3 Questions for

Ahmad-Reza Sadeghi

Head of the System Security Lab at the Technical University of Darmstadt and member of Plattform Lernende Systeme

Security in the AI age: "We need to break new ground."

Artificial Intelligence (AI) has made great strides in recent years. Today, AI systems can already be found on social media platforms, in search engines and as recommendation providers in online retail - even in sensitive areas such as medicine or in autonomous driving cars, the self-learning software is involved in decisions. AI can support us in our everyday lives, but if it is maliciously manipulated, it can cause great harm. Prof. Dr. Ahmad-Reza Sadeghi explains the IT security challenges associated with the use of AI and how AI systems and the underlying data can be protected against attacks. He is head of the System Security Lab at  the Technical University of Darmstadt and a member of Plattform Lernende Systeme.


Mr. Sadeghi, what new challenges do AI systems pose for IT security?

Ahmad-Reza Sadeghi: Algorithms or AI-based systems are fragile from a security perspective because they are very data-dependent. They can be easily manipulated, especially covertly. The more advanced the systems become, the more advanced the attacks are. The biggest risk is our application behavior: If AI systems one day really automate large parts of our everyday lives and make decisions for us, our dependence on these systems will also be much greater. So potential attackers can also do much greater damage. Another challenge is that common IT security systems cannot be easily applied to AI systems. In addition, you don't want to limit the performance of the models with security measures.


How can we protect AI systems and their data from attacks?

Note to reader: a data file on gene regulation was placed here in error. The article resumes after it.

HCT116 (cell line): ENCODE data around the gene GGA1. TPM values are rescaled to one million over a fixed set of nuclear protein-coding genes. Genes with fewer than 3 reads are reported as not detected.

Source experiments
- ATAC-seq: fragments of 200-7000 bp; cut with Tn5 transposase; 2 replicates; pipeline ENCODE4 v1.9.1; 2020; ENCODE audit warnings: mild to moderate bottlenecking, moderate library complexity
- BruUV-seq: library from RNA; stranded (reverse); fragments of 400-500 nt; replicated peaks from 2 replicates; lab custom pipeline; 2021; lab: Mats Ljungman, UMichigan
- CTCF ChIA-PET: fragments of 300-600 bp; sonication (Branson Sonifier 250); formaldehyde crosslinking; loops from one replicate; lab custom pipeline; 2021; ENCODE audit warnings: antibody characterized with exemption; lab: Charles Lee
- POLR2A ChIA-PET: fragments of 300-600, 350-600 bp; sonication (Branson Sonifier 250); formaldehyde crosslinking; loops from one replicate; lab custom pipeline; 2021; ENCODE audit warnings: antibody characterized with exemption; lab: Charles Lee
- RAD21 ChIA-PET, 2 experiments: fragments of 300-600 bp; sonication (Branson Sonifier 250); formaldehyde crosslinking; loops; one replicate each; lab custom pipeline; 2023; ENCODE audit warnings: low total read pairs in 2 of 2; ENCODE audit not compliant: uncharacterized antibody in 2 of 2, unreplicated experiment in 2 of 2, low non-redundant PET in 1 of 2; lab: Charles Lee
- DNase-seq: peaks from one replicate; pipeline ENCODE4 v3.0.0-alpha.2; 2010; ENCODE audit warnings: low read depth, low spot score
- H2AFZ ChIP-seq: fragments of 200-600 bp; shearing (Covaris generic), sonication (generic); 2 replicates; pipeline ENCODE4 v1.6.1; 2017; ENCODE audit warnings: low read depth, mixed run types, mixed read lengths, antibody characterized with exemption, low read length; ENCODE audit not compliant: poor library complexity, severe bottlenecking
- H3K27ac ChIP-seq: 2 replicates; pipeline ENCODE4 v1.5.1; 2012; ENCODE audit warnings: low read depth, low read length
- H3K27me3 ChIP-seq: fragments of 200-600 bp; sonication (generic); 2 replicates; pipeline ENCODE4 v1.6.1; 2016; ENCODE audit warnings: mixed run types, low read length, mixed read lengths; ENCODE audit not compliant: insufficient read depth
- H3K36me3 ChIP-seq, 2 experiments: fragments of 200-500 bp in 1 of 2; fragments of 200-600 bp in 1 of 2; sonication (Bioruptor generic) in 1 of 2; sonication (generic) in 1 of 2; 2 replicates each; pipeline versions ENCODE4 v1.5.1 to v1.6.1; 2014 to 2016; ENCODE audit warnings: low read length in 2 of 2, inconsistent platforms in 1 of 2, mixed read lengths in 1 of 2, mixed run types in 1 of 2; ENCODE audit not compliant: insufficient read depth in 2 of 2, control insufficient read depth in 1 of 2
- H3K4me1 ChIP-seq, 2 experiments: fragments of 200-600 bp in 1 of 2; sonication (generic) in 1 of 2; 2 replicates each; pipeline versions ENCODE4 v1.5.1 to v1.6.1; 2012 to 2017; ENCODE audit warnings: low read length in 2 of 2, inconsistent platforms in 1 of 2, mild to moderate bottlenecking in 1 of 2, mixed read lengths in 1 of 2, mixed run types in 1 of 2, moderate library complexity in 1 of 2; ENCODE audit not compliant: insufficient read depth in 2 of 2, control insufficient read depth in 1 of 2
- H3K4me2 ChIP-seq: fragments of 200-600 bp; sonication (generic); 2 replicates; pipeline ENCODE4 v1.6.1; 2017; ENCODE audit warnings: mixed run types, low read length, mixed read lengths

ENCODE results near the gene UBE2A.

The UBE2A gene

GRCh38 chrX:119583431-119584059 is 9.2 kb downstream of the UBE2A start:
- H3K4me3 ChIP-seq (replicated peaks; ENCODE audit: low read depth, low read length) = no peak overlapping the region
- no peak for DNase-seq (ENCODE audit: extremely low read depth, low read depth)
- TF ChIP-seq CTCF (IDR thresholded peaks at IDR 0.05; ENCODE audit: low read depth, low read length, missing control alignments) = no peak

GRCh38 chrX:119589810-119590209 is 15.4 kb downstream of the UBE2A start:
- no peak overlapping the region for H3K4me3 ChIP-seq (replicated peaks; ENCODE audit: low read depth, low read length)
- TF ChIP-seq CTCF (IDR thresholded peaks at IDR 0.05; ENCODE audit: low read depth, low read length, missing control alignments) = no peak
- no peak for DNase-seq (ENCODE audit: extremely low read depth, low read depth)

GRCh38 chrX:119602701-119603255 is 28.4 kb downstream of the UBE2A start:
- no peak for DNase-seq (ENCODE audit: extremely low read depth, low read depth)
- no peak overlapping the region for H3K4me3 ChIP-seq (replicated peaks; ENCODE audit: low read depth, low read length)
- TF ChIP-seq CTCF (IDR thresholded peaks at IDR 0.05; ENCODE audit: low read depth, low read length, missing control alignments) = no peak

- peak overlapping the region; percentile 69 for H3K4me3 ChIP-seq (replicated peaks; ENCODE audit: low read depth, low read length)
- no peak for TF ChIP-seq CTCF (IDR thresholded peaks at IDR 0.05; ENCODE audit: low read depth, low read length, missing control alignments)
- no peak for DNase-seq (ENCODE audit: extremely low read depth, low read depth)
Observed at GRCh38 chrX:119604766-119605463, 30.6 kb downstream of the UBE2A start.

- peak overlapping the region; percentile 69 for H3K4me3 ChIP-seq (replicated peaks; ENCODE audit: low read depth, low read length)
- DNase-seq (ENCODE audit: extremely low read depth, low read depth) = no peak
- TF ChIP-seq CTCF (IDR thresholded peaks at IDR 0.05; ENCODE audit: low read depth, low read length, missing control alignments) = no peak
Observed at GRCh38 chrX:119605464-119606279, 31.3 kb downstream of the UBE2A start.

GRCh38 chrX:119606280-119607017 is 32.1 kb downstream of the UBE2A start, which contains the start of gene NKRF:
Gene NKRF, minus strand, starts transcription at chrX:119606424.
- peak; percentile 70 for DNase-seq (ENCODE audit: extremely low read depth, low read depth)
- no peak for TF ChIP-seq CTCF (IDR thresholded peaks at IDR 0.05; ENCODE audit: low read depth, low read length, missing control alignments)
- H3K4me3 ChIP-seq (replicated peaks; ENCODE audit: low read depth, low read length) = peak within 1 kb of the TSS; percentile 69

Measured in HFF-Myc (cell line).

Ahmad-Reza Sadeghi: You have to find new ways to secure AI algorithms. In my research, I have also been heavily involved with applied cryptography, i.e. computing with encrypted data. The purely cryptographic solutions are not yet scalable, especially for huge AI models with billions of parameters in some cases. So algorithmic improvements as well as hardware-based solutions for AI security are also currently being researched. Another interesting field is the use of AI for safety-critical systems, i.e. algorithms that protect against attacks.

In terms of data protection, distributed machine learning represents an important opportunity. Here, each end device accesses the respective current model and trains it locally with its own data set. Possible personal data thus does not have to be sent via a central server. Among other things, this increases privacy, for example in a medical context. Hospitals do not share medical data with each other, but can still use distributed machine learning to train the same systems with their data and thus collaborate. However, more points of attack also exist when data and AI models are distributed across more systems. Individual computers could be brought under control, via software or because people in an institution collaborate with the attackers, for example. If this happens, the overall model can be manipulated.


What needs to happen to ensure security in the AI age?

Ahmad-Reza Sadeghi: We need to define the notion of security in the AI context more broadly than before. AI decisions have a high reputation and are often seen as neutral and unbiased. However, they often reflect only the data used to train AI systems - and thus human behavior, habits, and biases. This shows that more attention needs to be paid to social factors in the development of AI systems. The impact of AI systems on our society also needs to be studied in more detail. While AI applications for the financial market, in medicine, or in the legal field are obviously recognizable as critical applications that need to be extensively analyzed and reviewed, consequences of other AI applications such as the recommendation algorithms of Facebook, Twitter, and Google can easily be overlooked. These are the echo chambers that are transforming our societies. I don't worry about terminators, but about the insidious impact of social media on democratic countries and their electoral systems. AI holds many opportunities for business and society. But we will only be able to realize its full potential if we develop and deploy the technology in a secure, privacy-protecting, and ethically responsible way.

The interview is released for editorial use (if source is acknowledged © Plattform Lernende Systeme).

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